A recent conversation prompted this Blog post. Traditional photographers still use contact sheets for reviewing and arranging their work with clients. Lightroom offers a flexible way to reproduce the same thing, however will add a few enhancements to the process. Contact sheets can be created equally using Photoshop, but Lightroom has it’s advantages, by providing a way to organise your images, and modifying the caption/description of the image on the contact sheet.
Images that have been imported into Lightroom are organised within the folders panel, this panel is a mirror of the physical location on the disk drive (Lightroom only provides a view of the file structure and doesn’t contain the files inside the program, regardless of a Windows or a Mac). Images cannot be moved around in this view, only sorted, which maybe required when telling a story using the contact sheet. Lightroom collections can be used in this case, allowing the manual organisation of images, therefore creating the required image order. Lightroom collections are also useful as they exist under every module within Lightroom (Library/Develop/Map etc).
To make a collection, click the plus button to the right of the collection panel and choose “Create Collection” (see below), this will create a simple manual collection that will give you control of the order of the images. Other options that are available to you here are “Create Smart Collection” which are used to apply automatic rules to the images it will contain, i.e. include images in the collection with 3 stars, or contains a keyword or a combination of rules. A “collection set” is a group that can store other collections or groups (this all depend on how you would like to organise your collections and images).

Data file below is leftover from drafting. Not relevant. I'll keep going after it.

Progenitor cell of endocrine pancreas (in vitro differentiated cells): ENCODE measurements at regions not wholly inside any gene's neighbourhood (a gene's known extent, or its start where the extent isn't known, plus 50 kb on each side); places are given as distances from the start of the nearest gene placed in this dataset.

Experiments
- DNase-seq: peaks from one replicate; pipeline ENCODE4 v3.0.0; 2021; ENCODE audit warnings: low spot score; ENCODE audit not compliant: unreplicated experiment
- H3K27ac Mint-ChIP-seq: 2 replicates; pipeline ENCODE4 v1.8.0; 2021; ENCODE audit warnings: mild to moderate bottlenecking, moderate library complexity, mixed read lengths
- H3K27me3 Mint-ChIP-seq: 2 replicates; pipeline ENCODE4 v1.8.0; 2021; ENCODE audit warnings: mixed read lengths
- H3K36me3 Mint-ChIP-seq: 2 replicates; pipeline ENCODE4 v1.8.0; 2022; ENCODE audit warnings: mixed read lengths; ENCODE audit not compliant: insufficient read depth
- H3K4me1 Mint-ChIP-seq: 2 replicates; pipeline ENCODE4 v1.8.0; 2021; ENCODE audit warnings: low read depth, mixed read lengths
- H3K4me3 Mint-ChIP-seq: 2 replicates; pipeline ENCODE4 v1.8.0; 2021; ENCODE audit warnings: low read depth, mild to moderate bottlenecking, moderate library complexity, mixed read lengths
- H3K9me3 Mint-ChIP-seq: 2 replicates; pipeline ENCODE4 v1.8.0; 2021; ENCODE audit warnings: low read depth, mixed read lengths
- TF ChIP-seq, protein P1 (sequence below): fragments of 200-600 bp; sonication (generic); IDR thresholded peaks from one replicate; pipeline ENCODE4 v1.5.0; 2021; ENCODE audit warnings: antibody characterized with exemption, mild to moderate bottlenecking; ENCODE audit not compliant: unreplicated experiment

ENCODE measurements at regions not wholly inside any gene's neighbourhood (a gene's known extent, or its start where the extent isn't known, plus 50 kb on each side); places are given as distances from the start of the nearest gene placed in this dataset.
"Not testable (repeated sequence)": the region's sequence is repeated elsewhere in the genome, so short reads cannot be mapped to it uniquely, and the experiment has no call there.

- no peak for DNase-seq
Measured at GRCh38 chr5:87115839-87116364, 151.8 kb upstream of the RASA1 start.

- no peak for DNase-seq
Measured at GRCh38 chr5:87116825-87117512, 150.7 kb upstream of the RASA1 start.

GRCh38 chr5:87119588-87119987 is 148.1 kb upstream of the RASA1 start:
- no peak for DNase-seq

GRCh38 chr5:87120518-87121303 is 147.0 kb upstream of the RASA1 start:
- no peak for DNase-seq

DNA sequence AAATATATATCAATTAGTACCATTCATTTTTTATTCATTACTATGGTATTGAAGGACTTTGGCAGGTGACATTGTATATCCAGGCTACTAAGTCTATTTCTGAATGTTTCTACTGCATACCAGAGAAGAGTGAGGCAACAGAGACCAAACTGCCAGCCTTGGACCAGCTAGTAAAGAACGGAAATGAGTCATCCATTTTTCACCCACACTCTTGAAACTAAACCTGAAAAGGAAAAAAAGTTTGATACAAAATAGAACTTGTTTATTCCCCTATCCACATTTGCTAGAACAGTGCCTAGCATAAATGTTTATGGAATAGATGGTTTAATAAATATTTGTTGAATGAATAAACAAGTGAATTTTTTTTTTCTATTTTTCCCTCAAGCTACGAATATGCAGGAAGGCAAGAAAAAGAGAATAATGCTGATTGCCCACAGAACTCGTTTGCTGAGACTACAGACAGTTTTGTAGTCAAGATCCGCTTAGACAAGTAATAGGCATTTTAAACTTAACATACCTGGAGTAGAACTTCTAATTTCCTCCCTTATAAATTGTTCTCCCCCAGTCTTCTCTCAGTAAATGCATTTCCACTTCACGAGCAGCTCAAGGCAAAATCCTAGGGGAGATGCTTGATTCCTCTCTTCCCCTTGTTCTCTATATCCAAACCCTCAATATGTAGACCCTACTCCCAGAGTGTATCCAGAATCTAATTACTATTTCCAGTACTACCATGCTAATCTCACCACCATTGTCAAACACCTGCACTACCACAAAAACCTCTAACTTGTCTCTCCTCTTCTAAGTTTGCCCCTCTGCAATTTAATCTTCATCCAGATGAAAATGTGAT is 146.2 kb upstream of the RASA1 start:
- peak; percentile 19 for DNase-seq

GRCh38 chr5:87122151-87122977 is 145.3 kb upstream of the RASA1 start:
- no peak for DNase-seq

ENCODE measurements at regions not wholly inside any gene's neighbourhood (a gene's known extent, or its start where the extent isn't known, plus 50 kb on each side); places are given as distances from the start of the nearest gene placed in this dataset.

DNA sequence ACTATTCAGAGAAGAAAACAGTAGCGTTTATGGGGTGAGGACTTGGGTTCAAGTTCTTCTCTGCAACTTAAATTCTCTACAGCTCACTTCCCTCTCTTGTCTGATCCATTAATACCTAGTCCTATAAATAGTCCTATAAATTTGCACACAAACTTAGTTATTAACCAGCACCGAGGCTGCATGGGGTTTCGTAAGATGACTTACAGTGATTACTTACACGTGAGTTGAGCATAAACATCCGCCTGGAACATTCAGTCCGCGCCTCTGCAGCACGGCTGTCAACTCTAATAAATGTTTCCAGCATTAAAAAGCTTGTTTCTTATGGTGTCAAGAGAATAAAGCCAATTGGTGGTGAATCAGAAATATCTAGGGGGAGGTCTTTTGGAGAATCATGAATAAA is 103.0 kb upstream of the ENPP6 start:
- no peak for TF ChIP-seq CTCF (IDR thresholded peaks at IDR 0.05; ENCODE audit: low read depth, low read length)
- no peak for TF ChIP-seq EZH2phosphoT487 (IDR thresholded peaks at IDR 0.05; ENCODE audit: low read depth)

The Create Collection dialog will be shown, you can name the collection and decide where to place it relative to the existing collection structure. If you would like the current images to be added by Lightroom, then make sure the “Include selected photos” is checked, otherwise turn off the check box.
Once the basic collection has been created, images can be added to it, by either manually dragging and dropping from the grid view under the LIbrary module, or they can be added by choosing the new collection to be a target collection. To make a collection into a target collection, right click on the selected collection and choose “Set as Target Collection” from the fly out menu.
The target collection indicator will be displayed by using a + by the side of the nominated collection (see Test Collection + below)
Any photo can be added to the target collection by pressing the “B” key when the image(s) is selected, when the “B” key is pressed a notification will be displayed that the image has been added to the target collection. The “B” key will also remove a image(s) from the target collection. The chosen target collection is also changeable at any time, by removing the target collection (right click on the collection) or by making another collection a target collection (as we saw earlier in this blog post)
As soon as the images for the contact sheet are in the target collection, then click on the collection if not already selected.
In the collection, images can be moved around to create the story and placed in the correct order. To move an image(s), select it/them and drag to the new position in the grid (see below to show the 2nd image being moved in the grid)